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  Thursday, September 19, 2019
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$68bn in 2003 in investments to Russia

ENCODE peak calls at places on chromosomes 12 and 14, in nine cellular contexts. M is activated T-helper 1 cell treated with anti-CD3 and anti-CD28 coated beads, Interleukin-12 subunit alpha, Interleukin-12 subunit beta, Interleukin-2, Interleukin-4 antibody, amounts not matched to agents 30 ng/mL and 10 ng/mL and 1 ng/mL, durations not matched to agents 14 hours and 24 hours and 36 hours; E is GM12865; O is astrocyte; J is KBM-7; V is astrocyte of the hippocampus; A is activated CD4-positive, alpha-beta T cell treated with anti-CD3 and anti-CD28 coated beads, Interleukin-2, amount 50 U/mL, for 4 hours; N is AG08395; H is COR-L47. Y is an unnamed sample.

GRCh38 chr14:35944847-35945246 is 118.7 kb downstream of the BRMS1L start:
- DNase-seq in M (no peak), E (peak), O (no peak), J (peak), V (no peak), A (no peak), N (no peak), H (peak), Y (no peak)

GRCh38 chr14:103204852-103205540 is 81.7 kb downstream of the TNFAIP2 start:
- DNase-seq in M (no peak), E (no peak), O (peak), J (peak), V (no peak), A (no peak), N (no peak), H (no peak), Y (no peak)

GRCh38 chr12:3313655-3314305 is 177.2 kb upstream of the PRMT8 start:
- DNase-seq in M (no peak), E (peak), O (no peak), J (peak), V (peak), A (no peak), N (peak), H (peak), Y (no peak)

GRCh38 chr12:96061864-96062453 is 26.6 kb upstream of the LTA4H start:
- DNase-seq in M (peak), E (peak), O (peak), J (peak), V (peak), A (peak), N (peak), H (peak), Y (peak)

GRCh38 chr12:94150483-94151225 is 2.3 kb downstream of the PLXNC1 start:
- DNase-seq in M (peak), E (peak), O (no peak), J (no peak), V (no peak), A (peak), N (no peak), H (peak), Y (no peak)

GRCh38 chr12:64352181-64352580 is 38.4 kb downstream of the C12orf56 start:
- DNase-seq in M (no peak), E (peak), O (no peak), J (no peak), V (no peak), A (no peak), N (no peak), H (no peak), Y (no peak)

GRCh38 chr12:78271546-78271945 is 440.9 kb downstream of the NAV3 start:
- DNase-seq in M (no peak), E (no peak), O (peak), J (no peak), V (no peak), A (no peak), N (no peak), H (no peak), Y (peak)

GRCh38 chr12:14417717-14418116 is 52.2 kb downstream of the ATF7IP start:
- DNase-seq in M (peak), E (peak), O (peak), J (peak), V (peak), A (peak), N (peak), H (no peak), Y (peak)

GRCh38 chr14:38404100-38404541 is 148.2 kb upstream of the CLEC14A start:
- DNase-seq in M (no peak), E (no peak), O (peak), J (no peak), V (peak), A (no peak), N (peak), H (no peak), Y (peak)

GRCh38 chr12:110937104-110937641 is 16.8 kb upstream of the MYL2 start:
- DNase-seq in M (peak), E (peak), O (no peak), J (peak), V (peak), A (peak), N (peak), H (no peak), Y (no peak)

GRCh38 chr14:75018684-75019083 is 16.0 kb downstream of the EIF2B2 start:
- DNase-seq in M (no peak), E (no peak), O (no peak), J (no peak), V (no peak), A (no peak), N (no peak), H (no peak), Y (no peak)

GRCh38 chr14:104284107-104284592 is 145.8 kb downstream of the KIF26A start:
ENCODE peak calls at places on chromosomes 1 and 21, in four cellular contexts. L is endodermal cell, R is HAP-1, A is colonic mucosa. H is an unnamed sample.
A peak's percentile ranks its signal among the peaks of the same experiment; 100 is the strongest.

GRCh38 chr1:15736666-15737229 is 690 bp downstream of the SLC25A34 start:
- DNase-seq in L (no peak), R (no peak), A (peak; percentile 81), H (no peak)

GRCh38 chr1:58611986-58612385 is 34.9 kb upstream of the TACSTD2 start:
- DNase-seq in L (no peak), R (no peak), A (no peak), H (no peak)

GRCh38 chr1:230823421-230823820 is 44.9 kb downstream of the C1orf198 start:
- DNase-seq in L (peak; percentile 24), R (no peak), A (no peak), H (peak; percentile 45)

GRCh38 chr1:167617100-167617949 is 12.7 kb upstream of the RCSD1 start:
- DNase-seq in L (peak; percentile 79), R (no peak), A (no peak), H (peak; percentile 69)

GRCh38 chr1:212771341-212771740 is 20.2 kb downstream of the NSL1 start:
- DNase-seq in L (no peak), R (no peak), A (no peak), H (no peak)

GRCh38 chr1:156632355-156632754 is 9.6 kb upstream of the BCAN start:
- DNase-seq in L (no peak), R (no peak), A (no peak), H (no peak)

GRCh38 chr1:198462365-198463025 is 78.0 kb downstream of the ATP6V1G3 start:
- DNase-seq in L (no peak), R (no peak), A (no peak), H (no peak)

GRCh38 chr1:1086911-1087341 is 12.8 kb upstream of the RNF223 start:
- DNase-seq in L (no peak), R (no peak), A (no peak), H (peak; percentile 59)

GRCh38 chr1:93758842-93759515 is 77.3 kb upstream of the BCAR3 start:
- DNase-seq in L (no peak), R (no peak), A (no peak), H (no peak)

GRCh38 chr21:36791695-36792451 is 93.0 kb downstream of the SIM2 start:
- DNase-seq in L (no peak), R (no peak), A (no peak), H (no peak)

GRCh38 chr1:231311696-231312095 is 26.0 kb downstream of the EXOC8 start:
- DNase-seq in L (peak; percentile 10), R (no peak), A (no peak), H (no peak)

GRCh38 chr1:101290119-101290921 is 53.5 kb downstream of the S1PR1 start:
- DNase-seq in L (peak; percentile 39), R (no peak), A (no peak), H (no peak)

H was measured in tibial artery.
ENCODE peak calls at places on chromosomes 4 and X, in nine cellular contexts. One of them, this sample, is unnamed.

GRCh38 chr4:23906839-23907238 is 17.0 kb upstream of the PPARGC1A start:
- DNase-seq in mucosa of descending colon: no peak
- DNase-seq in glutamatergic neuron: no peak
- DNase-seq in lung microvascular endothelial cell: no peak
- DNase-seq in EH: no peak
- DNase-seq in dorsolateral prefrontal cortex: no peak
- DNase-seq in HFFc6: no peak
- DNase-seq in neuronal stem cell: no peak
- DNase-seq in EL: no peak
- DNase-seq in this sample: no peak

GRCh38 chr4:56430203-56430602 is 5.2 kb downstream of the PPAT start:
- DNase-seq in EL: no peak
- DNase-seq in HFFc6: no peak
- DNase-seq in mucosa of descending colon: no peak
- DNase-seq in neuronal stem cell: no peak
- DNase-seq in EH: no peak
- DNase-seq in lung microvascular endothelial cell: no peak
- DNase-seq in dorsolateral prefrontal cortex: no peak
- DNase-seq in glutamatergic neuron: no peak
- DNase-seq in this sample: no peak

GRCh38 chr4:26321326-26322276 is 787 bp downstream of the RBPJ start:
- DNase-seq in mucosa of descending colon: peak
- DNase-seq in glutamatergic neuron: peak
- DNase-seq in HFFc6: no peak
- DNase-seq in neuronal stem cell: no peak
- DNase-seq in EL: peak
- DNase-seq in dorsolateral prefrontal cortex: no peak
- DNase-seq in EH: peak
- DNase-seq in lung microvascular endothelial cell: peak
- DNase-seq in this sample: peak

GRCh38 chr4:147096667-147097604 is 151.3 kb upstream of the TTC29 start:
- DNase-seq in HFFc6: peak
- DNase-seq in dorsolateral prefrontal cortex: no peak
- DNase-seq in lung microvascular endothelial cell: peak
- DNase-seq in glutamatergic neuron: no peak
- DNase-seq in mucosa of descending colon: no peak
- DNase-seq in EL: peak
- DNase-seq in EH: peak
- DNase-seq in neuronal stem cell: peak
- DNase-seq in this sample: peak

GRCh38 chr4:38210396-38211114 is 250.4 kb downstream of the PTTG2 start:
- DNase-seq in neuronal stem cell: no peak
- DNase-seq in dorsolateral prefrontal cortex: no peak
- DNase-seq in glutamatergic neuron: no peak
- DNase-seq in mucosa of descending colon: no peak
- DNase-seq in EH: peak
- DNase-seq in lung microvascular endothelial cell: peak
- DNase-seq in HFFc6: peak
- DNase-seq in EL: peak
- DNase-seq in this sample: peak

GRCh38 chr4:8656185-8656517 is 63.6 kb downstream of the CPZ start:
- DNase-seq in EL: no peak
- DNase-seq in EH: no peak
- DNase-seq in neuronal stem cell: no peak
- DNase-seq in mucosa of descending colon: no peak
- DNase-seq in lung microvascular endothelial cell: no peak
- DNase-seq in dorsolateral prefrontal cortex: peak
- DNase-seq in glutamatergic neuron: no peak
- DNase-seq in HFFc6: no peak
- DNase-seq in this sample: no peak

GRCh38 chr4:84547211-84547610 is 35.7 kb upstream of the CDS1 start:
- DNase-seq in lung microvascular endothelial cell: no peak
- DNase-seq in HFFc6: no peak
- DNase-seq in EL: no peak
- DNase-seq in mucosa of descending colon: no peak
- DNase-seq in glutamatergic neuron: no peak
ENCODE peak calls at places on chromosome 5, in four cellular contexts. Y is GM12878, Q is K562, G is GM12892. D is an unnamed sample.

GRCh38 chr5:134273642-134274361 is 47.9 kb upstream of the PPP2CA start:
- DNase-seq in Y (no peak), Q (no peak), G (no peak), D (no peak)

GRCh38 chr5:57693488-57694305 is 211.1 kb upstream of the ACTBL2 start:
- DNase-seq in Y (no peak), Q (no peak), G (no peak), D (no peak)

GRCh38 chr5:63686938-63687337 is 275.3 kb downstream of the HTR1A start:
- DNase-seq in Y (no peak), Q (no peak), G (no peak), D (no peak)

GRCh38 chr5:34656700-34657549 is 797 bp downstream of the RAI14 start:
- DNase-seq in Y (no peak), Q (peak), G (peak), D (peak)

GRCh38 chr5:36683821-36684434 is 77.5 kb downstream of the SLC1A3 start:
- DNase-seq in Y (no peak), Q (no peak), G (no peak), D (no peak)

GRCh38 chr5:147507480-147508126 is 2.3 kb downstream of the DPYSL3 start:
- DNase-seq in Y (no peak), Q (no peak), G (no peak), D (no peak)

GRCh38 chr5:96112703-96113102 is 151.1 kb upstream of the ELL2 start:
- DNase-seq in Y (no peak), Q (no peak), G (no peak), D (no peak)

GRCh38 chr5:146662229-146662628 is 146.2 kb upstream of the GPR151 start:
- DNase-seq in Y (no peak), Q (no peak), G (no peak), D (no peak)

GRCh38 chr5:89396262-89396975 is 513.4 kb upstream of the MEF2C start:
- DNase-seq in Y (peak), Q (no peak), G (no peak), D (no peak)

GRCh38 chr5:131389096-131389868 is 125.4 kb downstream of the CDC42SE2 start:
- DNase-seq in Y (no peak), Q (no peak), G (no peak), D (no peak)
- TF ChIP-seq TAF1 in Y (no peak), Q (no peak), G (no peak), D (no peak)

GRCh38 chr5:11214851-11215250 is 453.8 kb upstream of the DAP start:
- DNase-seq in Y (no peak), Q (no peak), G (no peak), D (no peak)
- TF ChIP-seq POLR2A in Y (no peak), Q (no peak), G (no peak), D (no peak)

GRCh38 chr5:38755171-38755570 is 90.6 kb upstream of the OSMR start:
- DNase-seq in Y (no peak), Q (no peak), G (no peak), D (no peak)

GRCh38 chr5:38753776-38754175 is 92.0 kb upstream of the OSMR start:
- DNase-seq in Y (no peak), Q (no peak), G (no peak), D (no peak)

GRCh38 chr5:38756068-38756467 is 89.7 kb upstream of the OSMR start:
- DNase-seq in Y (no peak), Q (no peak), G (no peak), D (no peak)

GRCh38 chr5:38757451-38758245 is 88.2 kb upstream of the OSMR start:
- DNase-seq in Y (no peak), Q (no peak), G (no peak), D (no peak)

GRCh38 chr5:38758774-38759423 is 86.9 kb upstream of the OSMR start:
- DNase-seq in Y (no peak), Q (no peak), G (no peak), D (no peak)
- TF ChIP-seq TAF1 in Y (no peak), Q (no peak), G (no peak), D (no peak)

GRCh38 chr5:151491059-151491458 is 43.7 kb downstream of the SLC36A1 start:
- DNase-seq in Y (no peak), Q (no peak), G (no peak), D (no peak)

Total investment in the Russian economy will amount to $68bn in 2003, or 20-22 percent of the GDP, Russian Finance Minister Alexey Kudrin said at a meeting of the Defense Ministry Tuesday, the Government Information Department reported. Last year, investments totaled $57bn, or 17 percent of the GDP. Internal investments rose 12 percent in January-June 2003, against 3-4 percent in the same period last year. According to Mr. Kudrin, the investments will be used to create new companies and products and to modernize old companies in different industries. The Finance Minister stressed that it was time to reduce the role of the state in the economy. According to him, the government participates in the economy not just through state-owned companies, but it also controls business through its stakes in the companies Gazprom, Unified Energy Systems of Russia, Aeroflot and Russian Railways. “Being both a market regulator and a market participant, the government does not ensure the efficiency of the market,” Mr. Kudrin said. In his opinion, the government should control those sectors that are linked to railway transportation, the production of raw materials and the defense industry. Mr. Kudrin also pointed to the necessity of increasing the competitiveness of the Russian economy, as the improvement of the country’s internal indicators, including personal incomes and living standards, depends on competitiveness. The Russian economy still remains closed to the outer world due to high customs tariffs. On average, the effective duty rate is 3-4 in the United States and the European Union, while it is about 10-15 percent in Russia. Joining the World Trade Organization would make the Russian market more open, and the level of protection in the form of customs tariffs could be reduced to 5-7 percent, according to Mr. Kudrin. He noted that at the present stage, the Russian financial sector was unable to provide for the re-direction of capital to the industries ensuring the country’s economic competitiveness. The Finance Minister added that measures to develop financial markets were considered at a government meeting on November 11, aimed at enhancing the effectiveness of the industrial sector. Mr. Kudrin also stressed the importance of protecting the economy from crises. “Capital has become very mobile, and there are technical means to withdraw it from the country quickly,” he said. In this respect, only a well-considered credit, monetary and financial policy of the state, which stimulates competition and supports the budget and macroeconomic figures, will protect the country against these risks. Speaking at the meeting, the Finance Minister said the main reasons for Russia’s economic achievements over the past 3-4 years were political stability and the consolidation of power. He stressed that the successful economic policy in recent years was partly due to the ruble’s devaluation in 1998, which created favorable conditions for the Russian industrial sector. In addition, high oil prices allowed the authorities to use additional revenues to pay the country’s foreign debt, which reduced from 140 percent of the GDP in 1998 to 35 percent of the GDP in 2003. An important role was played by reforms, especially the land and tax reforms, and the continuing privatization.
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